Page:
Our mission is focused on making a meaningful difference in the lives of the world’s poorest people. They are the most vulnerable to climate change and so in 2020 we piloted a number of grants at the intersection of Poverty + Climate. For example, we created the King Climate Action Initiative (K-CAI) at J-PAL at MIT. Over the next 10 years, K-CAI aspires to contribute to climate-related policy decisions and programs that improve in the lives of at least 25 million people living in poverty. K-CAI will collaborate with decision makers around the world to conduct rigorous randomized evaluations and scale up effective programs and policies that address four of the most pressing climate-related challenges: mitigation, pollution reduction, adaptation, and energy access. In addition to K-CAI, Bob is heavily involved in the Kennebunkport Climate Initiative, which aims to educate, inspire, and activate youth voices for climate action—with a bold goal of reaching 10 million youth in the coming years!

7. Rejoicing in our impact achieved by King Essentials grants

2020 was a formidable year for the social sector with big drops in funding, belt tightening resulting in layoffs and program cuts, and a pause on new growth and expansion opportunities. Our King Essentials partners were not immune to these challenges, but instead found the “silver lining” and adapted and pivoted their programs and teams. Many accelerated transitions to digital tools, such as Pratham launching remote learning content for out-of-school children via SMS/Whatsapp, or Proximity Designs shifting their agronomy services from in-person to online channels, thus enabling greater accessibility at improved cost efficiencies. Others, like Last Mile Health and One Acre Fund, stepped up as leaders in the rural communities where they were already present, securing and distributing much-needed Personal Protective Equipment in areas often overlooked. Still others moved their core activities online, such as Landesa Myanmar shifting its in-person government advising to Zoom workshops. Remarkably, in a year where movement was restricted across villages and face-to-face meetings were limited, with our support Landesa Myanmar managed to secure land tenure for 423 thousand people—nearly double what they were able to do from the first three years of our partnership! Other big wins came from our agricultural sector grantees—One Acre Fund, Proximity Designs, and BRAC Liberia—who were able to provide training and inputs to smallholder farmers that improved incomes, reduced food insecurity, and built climate resilience for nearly 200 thousand individuals across Myanmar, Liberia, and Tanzania. We also saw significant impact from our first year of support for CAMFED in Tanzania where they used King Philanthropies support to reach more than 155 thousand girls and young women to increase their educational attainment and leadership development.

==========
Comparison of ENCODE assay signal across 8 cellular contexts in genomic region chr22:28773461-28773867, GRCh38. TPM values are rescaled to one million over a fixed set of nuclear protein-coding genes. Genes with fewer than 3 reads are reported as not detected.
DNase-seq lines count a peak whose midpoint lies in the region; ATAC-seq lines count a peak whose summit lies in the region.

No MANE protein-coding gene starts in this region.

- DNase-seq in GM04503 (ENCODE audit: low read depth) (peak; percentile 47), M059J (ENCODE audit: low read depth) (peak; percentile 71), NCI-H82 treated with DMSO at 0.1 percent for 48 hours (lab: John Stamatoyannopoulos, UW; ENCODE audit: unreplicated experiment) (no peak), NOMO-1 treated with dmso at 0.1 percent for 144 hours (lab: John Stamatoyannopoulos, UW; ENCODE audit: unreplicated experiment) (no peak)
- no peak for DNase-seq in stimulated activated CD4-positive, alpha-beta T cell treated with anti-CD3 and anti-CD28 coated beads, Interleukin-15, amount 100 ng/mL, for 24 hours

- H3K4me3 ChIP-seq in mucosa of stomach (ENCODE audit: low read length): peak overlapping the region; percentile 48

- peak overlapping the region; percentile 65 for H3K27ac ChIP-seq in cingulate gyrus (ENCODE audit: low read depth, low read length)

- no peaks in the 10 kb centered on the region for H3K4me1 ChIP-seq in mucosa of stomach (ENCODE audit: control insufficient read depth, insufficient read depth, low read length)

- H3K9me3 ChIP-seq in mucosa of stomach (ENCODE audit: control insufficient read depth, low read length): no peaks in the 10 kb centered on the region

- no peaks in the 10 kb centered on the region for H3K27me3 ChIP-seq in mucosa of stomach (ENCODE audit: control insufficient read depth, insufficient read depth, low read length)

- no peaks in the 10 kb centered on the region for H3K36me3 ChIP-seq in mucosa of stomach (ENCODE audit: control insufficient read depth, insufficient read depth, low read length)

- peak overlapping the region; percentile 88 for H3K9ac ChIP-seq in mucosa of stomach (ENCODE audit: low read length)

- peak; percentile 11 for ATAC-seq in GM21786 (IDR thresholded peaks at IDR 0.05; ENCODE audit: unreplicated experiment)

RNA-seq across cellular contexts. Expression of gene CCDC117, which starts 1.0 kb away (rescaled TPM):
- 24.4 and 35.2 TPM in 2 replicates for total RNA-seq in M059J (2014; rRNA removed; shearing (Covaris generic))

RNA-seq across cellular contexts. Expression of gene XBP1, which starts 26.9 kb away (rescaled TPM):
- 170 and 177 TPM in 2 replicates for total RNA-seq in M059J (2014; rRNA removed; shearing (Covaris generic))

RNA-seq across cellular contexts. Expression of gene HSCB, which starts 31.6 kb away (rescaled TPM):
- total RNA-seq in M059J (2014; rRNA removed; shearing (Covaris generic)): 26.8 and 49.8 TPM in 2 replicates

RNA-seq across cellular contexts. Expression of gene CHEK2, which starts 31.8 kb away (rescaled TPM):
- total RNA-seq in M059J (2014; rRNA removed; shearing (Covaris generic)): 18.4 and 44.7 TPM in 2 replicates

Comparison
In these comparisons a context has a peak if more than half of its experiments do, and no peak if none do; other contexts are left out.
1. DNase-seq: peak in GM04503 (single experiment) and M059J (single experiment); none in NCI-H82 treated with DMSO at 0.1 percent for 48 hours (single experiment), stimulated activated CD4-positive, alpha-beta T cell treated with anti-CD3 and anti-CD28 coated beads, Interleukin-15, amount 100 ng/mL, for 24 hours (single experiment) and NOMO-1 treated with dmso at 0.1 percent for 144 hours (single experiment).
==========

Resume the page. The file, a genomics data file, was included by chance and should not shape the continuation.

Mangrove-dependent communities with community forest certification receive thousands of saplings from the Forest Department for replanting. Pictured here, communities replant mangroves at a Landesa site in Tanintharyi Region, Myanmar.